Epilepsy Specialist

Christopher Sinclair, MD -  - Neurologist

Suffolk Brain and Nerve

Christopher Sinclair, MD

Neurologist located in Port Jefferson Station, NY

An estimated 2.2 million people in the United States experience some level of epilepsy, with 150,000 new cases diagnosed each year. Dr. Christopher Sinclair, neurologist with Suffolk Brain and Nerve in Port Jefferson Station, New York, diagnoses seizure conditions and develops a treatment plan for you, based on leading-edge research to keep your seizures under control and your lifestyle on track. Call the office or click online to request an appointment.

Epilepsy Q & A

What is epilepsy?

A disorder of the central nervous system, epilepsy consists of abnormal brain activity that causes conditions known as seizures, which may involve loss of muscle control, loss of awareness or consciousness, or periods of altered behavior.

Symptoms of seizures can be quite varied, from a blank stare to complete loss of muscle control, including muscle spasms. Typically, you’ll have two or more seizures before you’re diagnosed with epilepsy, and sometimes seizures can stop over time, particularly with children, who sometimes lose the disorder as they get older. Others may require long-term treatment to keep seizures under control.

What are the symptoms of epilepsy?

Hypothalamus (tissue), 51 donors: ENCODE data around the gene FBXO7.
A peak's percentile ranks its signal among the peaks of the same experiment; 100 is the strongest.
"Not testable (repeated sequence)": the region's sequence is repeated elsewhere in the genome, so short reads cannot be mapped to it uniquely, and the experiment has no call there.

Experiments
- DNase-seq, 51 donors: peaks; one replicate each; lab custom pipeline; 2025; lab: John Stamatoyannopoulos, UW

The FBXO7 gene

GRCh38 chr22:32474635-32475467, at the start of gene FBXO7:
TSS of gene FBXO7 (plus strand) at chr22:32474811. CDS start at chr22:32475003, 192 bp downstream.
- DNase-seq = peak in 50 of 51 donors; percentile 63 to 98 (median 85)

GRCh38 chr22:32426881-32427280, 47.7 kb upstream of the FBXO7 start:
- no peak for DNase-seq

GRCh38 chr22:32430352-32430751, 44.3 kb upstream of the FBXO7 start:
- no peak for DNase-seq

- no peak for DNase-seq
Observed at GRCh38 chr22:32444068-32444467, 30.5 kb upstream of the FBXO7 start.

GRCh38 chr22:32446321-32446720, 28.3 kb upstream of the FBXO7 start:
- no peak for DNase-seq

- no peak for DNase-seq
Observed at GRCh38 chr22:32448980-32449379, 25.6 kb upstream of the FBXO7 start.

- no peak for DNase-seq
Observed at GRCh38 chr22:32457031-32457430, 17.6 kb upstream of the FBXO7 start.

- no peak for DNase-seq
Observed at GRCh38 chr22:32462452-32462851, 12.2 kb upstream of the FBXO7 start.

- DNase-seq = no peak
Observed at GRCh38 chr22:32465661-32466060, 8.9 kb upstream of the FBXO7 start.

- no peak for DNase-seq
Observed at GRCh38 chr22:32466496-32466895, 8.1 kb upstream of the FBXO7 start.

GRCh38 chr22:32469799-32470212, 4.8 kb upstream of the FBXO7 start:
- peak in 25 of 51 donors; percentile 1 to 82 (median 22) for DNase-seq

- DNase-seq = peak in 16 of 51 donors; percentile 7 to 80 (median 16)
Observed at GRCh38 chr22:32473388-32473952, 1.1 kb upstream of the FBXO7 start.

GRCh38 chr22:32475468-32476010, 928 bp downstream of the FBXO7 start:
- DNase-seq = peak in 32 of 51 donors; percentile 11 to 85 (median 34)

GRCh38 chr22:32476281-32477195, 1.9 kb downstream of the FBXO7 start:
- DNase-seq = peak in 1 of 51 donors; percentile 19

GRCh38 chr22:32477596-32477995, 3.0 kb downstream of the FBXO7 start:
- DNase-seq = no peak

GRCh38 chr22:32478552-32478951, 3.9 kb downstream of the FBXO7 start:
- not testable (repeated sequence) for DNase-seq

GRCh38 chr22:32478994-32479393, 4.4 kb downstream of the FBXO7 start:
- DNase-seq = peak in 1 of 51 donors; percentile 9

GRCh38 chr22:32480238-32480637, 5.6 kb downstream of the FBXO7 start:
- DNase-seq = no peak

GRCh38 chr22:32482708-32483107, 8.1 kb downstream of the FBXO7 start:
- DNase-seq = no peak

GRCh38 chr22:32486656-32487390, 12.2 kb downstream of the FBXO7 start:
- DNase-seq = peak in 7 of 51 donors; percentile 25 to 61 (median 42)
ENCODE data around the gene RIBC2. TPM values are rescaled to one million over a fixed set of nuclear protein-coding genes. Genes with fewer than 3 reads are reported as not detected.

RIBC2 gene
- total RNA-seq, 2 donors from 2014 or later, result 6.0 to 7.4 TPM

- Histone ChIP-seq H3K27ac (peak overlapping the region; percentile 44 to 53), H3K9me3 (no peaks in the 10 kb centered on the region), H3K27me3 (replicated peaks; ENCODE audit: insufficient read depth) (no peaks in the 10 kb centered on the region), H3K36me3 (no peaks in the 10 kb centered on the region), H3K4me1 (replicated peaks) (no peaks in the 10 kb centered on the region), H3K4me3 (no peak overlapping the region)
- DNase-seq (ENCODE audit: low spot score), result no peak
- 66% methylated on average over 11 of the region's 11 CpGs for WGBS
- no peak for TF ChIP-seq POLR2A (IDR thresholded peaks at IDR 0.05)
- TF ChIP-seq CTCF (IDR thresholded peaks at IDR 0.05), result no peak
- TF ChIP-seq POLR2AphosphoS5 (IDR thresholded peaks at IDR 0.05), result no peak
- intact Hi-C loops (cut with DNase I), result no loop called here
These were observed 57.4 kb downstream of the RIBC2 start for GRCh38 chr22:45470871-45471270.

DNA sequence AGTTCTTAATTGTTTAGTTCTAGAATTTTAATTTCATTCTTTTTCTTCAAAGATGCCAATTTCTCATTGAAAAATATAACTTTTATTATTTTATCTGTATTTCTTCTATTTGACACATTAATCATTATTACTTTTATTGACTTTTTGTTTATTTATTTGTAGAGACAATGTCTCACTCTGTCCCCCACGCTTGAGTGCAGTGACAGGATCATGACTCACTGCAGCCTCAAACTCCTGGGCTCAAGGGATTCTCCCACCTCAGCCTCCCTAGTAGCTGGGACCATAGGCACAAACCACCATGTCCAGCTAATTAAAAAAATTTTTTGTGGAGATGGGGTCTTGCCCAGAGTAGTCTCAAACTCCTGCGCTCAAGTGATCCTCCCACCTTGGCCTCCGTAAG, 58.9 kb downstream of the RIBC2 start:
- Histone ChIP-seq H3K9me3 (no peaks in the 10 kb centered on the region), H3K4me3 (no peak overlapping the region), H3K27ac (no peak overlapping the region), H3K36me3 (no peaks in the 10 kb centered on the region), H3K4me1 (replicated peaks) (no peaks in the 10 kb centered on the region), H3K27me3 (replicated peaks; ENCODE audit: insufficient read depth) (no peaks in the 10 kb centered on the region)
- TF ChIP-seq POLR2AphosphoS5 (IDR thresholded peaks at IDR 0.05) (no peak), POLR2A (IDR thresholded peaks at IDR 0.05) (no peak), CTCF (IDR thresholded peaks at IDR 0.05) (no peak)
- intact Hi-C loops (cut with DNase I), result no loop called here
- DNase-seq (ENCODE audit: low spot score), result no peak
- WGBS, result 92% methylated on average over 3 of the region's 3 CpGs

Since epilepsy stems from abnormal brain activity, any function that the brain oversees could be affected by a seizure. Symptoms may exist alone or in a combination, and often your range of symptoms is exclusive to you. Some of the more common signs of epilepsy include:

  • Loss of awareness or consciousness
  • Blank, staring episodes
  • Uncontrollable jerking of your arms or legs
  • Suddenly rigid or relaxed muscles
  • Feelings of confusion or disorientation
  • Feelings of dread, anxiety, or anticipation

Are there different types of epileptic seizures?

Yes. Seizures might originate from just one part of your brain. These are called focal seizures and they can be simple, without loss of consciousness, or complex, where your awareness is affected. These are also called partial seizures, and sometimes their symptoms may be confused with other neurological conditions, such as migraines or narcolepsy.

Generalized seizures involve all of the brain and include six subtypes. These include:

  • Absence seizures, formerly called petit mal seizures, typically involving staring and/or subtle movements
  • Atonic seizures, including loss of muscle control, so you suddenly collapse
  • Clonic seizures, with repeated, rhythmic, or jerking muscle movements
  • Myoclonic seizures, with brief jerking and twitching motions
  • Tonic seizures, with stiffening muscles typically in your arms, legs, and back which could cause you to fall
  • Tonic-clonic seizures, formerly called grand mal seizures, causing loss of muscle control and collapsing, with limbs jerking or stiffening, as well as loss of consciousness

How are epileptic seizures controlled?

Seizures can be controlled or eliminated with medication, though finding the correct drug and dose may take time. When medications aren’t successful, surgery can sometimes reduce or even eliminate seizures.